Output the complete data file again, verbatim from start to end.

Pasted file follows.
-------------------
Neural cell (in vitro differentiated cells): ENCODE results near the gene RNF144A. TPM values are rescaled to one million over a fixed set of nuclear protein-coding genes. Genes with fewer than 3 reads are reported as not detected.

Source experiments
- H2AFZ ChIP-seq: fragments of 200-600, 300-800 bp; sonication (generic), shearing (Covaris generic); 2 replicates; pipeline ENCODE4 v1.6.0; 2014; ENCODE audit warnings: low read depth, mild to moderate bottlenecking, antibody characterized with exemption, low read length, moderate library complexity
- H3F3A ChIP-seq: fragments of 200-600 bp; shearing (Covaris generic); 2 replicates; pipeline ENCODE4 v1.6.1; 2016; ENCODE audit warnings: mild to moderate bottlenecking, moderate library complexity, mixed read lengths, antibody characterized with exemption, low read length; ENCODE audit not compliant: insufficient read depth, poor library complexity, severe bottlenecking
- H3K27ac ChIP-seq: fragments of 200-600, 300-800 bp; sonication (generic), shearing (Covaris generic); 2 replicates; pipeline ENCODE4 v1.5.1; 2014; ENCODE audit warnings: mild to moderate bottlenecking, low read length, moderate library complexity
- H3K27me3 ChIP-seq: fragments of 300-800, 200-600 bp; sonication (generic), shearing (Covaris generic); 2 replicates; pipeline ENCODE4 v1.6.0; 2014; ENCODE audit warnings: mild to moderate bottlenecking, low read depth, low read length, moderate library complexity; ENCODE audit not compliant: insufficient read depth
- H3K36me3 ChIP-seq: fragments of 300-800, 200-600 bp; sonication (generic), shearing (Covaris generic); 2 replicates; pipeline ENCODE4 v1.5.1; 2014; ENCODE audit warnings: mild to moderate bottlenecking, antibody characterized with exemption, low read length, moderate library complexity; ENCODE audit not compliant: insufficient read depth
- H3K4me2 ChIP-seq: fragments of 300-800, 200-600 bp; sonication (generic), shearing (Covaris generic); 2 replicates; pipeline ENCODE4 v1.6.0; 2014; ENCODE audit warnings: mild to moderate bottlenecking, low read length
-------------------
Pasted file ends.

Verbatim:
Neural cell (in vitro differentiated cells): ENCODE results near the gene RNF144A. TPM values are rescaled to one million over a fixed set of nuclear protein-coding genes. Genes with fewer than 3 reads are reported as not detected.

Source experiments
- H2AFZ ChIP-seq: fragments of 200-600, 300-800 bp; sonication (generic), shearing (Covaris generic); 2 replicates; pipeline ENCODE4 v1.6.0; 2014; ENCODE audit warnings: low read depth, mild to moderate bottlenecking, antibody characterized with exemption, low read length, moderate library complexity
- H3F3A ChIP-seq: fragments of 200-600 bp; shearing (Covaris generic); 2 replicates; pipeline ENCODE4 v1.6.1; 2016; ENCODE audit warnings: mild to moderate bottlenecking, moderate library complexity, mixed read lengths, antibody characterized with exemption, low read length; ENCODE audit not compliant: insufficient read depth, poor library complexity, severe bottlenecking
- H3K27ac ChIP-seq: fragments of 200-600, 300-800 bp; sonication (generic), shearing (Covaris generic); 2 replicates; pipeline ENCODE4 v1.5.1; 2014; ENCODE audit warnings: mild to moderate bottlenecking, low read length, moderate library complexity
- H3K27me3 ChIP-seq: fragments of 300-800, 200-600 bp; sonication (generic), shearing (Covaris generic); 2 replicates; pipeline ENCODE4 v1.6.0; 2014; ENCODE audit warnings: mild to moderate bottlenecking, low read depth, low read length, moderate library complexity; ENCODE audit not compliant: insufficient read depth
- H3K36me3 ChIP-seq: fragments of 300-800, 200-600 bp; sonication (generic), shearing (Covaris generic); 2 replicates; pipeline ENCODE4 v1.5.1; 2014; ENCODE audit warnings: mild to moderate bottlenecking, antibody characterized with exemption, low read length, moderate library complexity; ENCODE audit not compliant: insufficient read depth
- H3K4me2 ChIP-seq: fragments of 300-800, 200-600 bp; sonication (generic), shearing (Covaris generic); 2 replicates; pipeline ENCODE4 v1.6.0; 2014; ENCODE audit warnings: mild to moderate bottlenecking, low read length